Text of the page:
This is especially important considering that anxiety disorders can lead teenagers to other problems, such as substance abuse disorders. Other systematic reviews have shown that social media usage and anxiety have a bidirectional relationship. Excessive use leads to higher rates of anxiety and teens with already present anxiety disorders, or issues concerning loneliness and social isolation, tend to use social media more often which exacerbates an already present problem.
Likewise, excessive social media use in teens can also lead to an increased prevalence of depressive symptoms among young adults and can be one explanatory factor for increased rates of depression among American teenagers.
However, it should be kept in mind that the prevalence of anxiety or depression-related mental health disorders cannot be explained simply by too much social media use. It is simply one contributory factor among many related to teens' self-image and how they relate to their peers.
When it comes to self-image and self-esteem, one issue that should be addressed is social media's relationship to body dysmorphia, which affects young people of all genders. Body dysmorphia is defined as an excessive or unrealistic worry about a person's physical appearance, leading to stress and anxiety.
In many ways, it can be considered almost normal that if teens are constantly pushed images of beautiful people living the "ideal life" then they are forced to reflect on their own appearance, and start to view it as the reason for their lack of online success.
Research has shown that body dysmorphia is on the rise among teens and adolescents, with social media cited as one possible cause. Excessive social media use has been proven to be related to body dissatisfaction, which in turn leads to other sets of problems such as eating disorders. Despite affecting both boys and girls, girls are usually found to be more at risk of developing health disorders that can negatively affect their physical health. It is one more example of how the effects of the normal phenomenon of social comparison is exacerbated by social media use.
In terms of which social media platform is most likely to cause negative effects on teens' mental health, there is limited research available. This is not unsurprising considering that many social media sites are still relatively new and there has not been enough time to effectively research the effects of their prolonged use.
Sites such as Facebook, which was the main social networking site for many years, have been the center of attention because of their longevity and because of how it has been proven to negatively impact youths. Studies have shown that prolonged use can create skewed perceptions about other people's lives.
Additionally, statistical research has found that the high use of Facebook is a predictive factor in how people feel generally about themselves, with it having a negative impact on their own subjective idealizations of themselves. Essentially, rather than fulfilling a teenager's need to connect with others on an emotional level, it can have the opposite effect.
Despite the large availability of research concerning Facebook, it is merely one part of the social media bubble, and parents should not necessarily focus on it as the sole culprit for their children's self-esteem issue, especially as young people are progressively moving towards other platforms like Instagram and TikTok.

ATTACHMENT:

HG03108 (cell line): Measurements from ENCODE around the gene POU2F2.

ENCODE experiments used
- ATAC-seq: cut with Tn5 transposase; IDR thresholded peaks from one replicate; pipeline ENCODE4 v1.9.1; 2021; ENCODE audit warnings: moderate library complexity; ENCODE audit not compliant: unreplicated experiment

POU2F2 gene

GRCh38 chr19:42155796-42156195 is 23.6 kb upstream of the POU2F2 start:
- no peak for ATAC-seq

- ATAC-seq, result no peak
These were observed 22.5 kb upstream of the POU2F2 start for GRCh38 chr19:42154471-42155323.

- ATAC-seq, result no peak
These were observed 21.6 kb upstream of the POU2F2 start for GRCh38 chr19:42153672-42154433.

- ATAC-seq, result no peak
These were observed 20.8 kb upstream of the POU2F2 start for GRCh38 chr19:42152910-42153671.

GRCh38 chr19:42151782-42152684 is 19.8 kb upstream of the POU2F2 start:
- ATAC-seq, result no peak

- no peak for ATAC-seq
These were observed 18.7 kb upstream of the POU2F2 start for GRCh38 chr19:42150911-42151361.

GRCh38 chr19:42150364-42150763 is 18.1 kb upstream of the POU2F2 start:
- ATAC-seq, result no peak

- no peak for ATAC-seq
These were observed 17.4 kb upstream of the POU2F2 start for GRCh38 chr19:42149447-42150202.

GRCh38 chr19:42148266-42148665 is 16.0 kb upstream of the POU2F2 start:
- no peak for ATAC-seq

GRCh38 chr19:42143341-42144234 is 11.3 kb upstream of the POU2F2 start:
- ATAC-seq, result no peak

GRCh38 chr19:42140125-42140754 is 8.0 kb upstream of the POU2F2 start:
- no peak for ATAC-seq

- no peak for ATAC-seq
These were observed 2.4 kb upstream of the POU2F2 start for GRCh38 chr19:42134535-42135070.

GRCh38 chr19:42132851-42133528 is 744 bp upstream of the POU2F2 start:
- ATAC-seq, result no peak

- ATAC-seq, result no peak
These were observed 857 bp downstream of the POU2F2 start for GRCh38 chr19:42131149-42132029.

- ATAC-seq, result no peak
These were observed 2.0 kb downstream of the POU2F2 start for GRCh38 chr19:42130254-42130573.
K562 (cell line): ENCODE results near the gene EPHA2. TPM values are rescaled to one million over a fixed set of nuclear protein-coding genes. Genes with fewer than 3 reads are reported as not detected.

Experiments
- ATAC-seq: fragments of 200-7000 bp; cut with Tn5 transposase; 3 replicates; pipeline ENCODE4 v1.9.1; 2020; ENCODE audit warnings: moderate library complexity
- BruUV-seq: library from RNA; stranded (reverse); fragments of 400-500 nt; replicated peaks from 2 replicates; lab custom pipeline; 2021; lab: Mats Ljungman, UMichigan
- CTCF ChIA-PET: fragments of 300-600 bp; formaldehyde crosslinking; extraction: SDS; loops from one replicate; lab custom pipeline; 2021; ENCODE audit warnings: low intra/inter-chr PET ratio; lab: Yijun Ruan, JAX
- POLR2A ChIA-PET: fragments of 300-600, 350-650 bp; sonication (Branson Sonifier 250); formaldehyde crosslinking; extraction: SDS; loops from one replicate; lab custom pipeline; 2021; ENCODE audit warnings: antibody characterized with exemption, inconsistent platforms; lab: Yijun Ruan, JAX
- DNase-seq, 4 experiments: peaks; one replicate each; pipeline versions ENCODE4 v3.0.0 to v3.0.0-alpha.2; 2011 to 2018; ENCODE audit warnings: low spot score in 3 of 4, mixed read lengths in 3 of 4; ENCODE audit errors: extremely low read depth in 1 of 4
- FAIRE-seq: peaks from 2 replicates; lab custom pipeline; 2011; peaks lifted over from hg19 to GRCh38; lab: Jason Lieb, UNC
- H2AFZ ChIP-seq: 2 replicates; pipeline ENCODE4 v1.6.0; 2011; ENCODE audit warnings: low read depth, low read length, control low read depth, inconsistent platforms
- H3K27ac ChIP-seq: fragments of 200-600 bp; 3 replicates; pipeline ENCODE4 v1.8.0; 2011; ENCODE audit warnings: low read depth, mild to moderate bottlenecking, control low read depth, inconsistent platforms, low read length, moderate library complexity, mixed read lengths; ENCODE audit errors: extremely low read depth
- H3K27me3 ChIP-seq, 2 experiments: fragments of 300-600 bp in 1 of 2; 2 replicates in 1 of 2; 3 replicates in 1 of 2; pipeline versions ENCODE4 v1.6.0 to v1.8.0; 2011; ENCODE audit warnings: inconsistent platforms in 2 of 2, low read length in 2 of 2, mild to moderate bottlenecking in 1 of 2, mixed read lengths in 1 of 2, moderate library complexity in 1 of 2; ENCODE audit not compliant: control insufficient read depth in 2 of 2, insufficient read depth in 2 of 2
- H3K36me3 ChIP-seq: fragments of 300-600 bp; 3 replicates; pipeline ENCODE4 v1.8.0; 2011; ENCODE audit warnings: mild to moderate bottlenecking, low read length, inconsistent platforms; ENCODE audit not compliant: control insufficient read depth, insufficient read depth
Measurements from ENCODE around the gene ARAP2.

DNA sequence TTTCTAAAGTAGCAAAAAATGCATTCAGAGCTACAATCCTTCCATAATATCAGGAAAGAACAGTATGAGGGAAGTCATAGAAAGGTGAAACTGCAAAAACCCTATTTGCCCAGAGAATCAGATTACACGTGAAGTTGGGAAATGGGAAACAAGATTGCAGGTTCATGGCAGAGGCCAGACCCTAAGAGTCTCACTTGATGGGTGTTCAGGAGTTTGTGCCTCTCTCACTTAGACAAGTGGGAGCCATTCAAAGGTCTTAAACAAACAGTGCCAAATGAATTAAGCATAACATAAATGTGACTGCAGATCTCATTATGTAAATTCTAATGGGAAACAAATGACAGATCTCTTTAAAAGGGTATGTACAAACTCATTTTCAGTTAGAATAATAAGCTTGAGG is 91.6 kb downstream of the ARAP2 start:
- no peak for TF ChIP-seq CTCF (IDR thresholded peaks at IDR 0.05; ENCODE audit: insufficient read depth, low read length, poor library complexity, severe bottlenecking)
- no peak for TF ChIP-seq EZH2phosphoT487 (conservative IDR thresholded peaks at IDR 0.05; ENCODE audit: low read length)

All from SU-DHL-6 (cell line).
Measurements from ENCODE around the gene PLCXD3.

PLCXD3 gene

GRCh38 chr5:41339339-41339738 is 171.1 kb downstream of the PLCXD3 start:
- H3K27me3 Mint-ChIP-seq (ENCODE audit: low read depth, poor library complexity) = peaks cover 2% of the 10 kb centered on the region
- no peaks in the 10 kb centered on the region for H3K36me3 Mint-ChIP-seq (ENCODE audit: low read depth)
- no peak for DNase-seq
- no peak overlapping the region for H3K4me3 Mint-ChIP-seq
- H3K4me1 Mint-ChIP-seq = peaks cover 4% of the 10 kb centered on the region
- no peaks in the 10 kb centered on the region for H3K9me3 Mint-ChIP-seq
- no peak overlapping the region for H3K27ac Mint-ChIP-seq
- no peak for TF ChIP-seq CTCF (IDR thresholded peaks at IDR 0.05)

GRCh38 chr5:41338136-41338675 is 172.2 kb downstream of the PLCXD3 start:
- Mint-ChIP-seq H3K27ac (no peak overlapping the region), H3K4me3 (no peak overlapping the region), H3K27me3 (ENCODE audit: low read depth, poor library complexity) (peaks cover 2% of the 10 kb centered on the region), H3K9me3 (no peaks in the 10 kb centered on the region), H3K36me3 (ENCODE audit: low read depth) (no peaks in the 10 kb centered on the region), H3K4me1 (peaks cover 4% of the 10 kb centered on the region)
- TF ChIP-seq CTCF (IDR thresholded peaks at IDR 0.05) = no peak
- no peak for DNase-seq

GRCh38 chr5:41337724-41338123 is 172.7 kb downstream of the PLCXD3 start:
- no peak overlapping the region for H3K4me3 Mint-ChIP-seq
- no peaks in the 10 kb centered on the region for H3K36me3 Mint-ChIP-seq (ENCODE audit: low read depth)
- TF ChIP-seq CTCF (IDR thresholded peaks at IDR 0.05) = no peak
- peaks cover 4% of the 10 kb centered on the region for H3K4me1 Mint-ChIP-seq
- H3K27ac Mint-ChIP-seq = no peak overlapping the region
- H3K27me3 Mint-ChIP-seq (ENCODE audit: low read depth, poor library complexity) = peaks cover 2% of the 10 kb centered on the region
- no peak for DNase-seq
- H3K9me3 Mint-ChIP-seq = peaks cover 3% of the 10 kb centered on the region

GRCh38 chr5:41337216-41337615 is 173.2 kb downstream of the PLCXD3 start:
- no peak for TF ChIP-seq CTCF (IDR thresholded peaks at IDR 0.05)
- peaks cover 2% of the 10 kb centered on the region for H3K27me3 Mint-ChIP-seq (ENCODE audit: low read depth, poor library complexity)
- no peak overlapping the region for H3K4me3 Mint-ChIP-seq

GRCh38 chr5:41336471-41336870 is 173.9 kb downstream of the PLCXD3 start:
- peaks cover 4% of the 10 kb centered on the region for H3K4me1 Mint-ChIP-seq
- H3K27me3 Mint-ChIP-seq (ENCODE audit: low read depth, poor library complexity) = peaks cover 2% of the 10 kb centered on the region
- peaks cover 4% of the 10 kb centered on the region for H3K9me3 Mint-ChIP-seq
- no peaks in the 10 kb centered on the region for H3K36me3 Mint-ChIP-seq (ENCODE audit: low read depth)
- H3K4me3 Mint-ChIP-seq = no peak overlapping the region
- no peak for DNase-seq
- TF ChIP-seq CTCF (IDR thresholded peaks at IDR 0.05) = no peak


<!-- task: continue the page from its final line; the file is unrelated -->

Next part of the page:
In many ways, social media interactions by teenagers are simply a reflection of their personal identity. Teenagers will always be teenagers, it is just that their behavior has been transposed into the digital sphere.
Parenting is difficult, but it is important to teach teenagers ways of maintaining a healthy relationship with social media so as ensure they do not fall into problems concerning their mental health. Setting proper limits is of utmost importance, while also recognizing that online time has become an essential part of maintaining a successful social identity, even if we disregard peer pressure.
Good parenting extends to digital personas. However, if your child is a heavy social media user it may be time to find some way to help them. It is normal that teenagers have difficulty self-regulating, which is why parental controls are so important. While it may be seen as invasive by teens, it is a good way to make sure they do not develop future body image issues or other related problems such as substance abuse disorders. Parents should focus on providing effective emotional support to their children and help them be more resilient to bullying through effective communication.
Simple actions such as reducing screen time at night can do wonders for teens, both in regard to their sleep patterns and as a method of reducing risks of anxiety or depressive disorders. Less social media at night is therefore highly recommended. In establishing healthy boundaries, they can learn to be more comfortable with themselves and others by limiting social media exposure.
If you are worried about your teen's social media use and the impact it has had on their well-being, then sometimes therapy and treatment are the most effective option to deal with it in a healthy way.
This is also due to the fact that the negative outcomes of social media are simply one factor among many when it comes to mental health issues. Excessive use of networking sites, despite the positive behaviors they can encourage, goes hand in hand with many mental health and substance use disorders.
It can be difficult for parents to keep up to date with modern technology, especially when they are busy managing their own lives and taking care of their children's needs. It is for this reason that Clearfork helps parents with teenagers who are at risk of these problems.
At Clearfork, teens can visit our facilities in order to get a better and more healthy outlook on everyday life. We offer a range of therapies aimed at supporting young people, including dialectical behavior therapy (DBT) and music and art therapy.
Our outdoor therapies can help your teen reconnect with the beauty in life through activities such as yoga and wilderness exploration.
Get in touch now to find out how we can help improve your teen's mental health.